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Medical Motive for Germ infection

  1. Apr 26, 2017 #1
    I wonder what could be the motive for a bacteria or a virus to invade our body. If it finds food in us, what serves as food?

    What would have happened to that particular germ, had it not infected someone?
  2. jcsd
  3. Apr 26, 2017 #2


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    Staff: Mentor

    There is no motive. Bacteria and virus evolve randomly, under natural selection pressures. Whatever allows a bacterium or a virus to replicate will stick.

    There is also a limit to infection. If an infection is too strong and kills its host before it can replicate and infect someone else, it will go extinct.
  4. Apr 26, 2017 #3

    jim mcnamara

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    Staff: Mentor

    Humans have large number of friendly bacteria on the skin and in the gut. So not all germs are bad. Dr Claude's explanation is right on. You can google 'host parasite' and 'symbiosis' see what all of this is about.
  5. Apr 26, 2017 #4


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    Science Advisor

    This wikipedia post elaborates a bit on this.

    It is also interesting that by controlling environmental conditions, virulency (how nasty diseases are) of pathogens can be changed via evolution.
    For example, Cholera can be influenced to evolve toward less virulent forms when water sanitation is improved (see question #5).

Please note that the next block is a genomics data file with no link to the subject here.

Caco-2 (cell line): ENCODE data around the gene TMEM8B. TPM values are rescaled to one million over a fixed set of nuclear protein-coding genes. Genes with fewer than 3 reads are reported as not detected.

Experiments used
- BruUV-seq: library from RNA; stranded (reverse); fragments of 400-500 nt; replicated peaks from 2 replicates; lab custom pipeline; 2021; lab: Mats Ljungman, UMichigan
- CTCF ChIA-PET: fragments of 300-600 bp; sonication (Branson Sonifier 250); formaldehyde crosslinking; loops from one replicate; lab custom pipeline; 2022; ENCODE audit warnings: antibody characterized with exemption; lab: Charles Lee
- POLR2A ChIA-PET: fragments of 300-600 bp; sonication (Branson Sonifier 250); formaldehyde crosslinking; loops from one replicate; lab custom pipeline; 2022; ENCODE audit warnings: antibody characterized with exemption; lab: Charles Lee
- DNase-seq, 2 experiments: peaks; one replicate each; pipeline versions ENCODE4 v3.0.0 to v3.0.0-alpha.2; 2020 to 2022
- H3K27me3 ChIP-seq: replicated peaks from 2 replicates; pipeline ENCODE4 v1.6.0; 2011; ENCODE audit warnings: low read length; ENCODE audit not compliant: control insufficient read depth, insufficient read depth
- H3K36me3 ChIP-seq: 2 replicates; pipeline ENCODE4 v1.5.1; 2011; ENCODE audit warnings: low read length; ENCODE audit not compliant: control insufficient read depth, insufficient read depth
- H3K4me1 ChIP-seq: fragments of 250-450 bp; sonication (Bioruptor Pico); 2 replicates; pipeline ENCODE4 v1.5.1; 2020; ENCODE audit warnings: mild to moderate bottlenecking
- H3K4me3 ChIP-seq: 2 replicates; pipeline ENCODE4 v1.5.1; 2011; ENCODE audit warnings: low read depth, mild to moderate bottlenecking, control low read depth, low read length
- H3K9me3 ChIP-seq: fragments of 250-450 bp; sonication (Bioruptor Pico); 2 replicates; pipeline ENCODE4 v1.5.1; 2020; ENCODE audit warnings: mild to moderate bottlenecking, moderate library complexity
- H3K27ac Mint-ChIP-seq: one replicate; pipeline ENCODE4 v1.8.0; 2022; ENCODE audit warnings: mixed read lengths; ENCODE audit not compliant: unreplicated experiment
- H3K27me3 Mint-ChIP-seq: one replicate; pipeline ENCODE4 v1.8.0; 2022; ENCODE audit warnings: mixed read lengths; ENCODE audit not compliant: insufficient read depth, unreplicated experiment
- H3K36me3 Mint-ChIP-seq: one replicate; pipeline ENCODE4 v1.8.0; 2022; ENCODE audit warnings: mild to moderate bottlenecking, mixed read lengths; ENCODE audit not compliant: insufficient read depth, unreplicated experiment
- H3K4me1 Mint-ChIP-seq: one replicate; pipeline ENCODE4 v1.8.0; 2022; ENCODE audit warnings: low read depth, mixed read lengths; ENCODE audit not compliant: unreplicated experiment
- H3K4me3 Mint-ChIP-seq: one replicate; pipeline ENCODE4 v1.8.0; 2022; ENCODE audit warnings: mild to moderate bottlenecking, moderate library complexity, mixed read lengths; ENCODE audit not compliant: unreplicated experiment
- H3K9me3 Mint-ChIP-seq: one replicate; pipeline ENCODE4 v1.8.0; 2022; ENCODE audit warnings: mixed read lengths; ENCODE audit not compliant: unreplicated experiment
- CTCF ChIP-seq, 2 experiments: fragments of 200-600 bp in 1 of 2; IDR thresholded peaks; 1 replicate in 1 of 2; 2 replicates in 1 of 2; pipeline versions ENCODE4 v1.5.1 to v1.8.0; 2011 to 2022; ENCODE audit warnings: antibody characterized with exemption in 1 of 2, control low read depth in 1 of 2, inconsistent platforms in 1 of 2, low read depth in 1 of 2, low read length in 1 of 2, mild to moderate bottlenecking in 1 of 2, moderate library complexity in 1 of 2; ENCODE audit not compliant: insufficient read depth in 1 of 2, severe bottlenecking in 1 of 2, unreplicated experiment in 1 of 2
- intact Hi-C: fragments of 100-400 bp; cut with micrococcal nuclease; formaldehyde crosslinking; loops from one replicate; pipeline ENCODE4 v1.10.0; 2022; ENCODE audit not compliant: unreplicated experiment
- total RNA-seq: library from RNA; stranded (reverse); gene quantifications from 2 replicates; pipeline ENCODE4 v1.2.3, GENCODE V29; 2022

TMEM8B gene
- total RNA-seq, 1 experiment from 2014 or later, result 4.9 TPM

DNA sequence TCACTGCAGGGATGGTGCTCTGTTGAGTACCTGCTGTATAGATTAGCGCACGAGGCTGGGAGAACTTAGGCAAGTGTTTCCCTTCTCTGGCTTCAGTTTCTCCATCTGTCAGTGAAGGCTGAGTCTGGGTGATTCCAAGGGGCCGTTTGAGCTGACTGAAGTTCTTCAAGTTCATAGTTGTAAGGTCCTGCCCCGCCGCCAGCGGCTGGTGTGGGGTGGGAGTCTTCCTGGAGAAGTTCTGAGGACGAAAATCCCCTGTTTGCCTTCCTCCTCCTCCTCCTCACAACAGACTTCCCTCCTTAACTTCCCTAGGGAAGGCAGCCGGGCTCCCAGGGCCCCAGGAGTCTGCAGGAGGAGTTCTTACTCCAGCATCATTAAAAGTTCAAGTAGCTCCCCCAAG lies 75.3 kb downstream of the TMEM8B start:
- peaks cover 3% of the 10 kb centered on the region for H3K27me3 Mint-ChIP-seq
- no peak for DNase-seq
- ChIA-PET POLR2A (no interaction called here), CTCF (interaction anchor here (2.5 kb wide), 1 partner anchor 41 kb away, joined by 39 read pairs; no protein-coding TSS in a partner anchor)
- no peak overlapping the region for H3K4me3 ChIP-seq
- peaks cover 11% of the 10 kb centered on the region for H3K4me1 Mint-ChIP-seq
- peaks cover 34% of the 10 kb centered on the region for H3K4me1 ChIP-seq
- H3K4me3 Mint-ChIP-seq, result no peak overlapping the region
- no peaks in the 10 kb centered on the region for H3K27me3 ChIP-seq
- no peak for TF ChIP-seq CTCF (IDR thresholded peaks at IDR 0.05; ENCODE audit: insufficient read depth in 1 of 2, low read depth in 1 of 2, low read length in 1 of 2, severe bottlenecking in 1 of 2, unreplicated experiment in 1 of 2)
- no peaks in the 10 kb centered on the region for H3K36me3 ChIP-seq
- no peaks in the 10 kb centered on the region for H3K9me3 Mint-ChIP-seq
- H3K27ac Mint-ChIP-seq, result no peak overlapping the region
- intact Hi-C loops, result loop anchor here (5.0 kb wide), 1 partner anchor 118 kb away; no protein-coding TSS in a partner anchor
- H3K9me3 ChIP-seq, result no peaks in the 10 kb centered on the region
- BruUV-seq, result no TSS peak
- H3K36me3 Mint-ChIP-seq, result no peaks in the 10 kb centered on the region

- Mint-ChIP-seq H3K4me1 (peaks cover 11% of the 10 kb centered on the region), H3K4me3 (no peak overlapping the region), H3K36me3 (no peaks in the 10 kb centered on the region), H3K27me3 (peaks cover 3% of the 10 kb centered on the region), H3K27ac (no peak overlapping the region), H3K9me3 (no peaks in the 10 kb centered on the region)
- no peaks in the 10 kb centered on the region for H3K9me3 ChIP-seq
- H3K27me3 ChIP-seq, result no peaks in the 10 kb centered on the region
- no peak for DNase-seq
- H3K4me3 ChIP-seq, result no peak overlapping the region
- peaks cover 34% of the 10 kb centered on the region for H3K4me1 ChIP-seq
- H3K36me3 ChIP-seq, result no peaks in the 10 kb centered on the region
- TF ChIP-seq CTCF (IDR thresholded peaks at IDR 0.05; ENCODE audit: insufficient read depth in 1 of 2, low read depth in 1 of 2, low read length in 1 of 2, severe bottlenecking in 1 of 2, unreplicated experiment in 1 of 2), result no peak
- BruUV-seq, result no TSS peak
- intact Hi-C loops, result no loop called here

Using "motive" as a quick term for a direction evolution takes is a common, but incorrect, interpretation of what is going on.
    There is, of course, no mind with a goal and no plan to do something before it happens.
  6. Apr 26, 2017 #5

    Fervent Freyja

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    That viruses and bacteria can affect humans, for better or worse, is really a chance outcome. We can only utilize or be invaded by less than 1% of known viruses and bacteria. Bacteria are essential to human life, we are the ones most motivated to use them to our advantage. There are many species of both but very few in comparison are actually pathogenic.

    What happens to them depends upon all sorts of conditions.
  7. Apr 26, 2017 #6
    Thanks to all who have taken pains to answer my question.

    A lion preys on a deer for it is its food. Similarly I would like to know when a bacteria invades a human body, is it seeking its food?

    If so what exactly is its food in our body/cells?

    This is my question.
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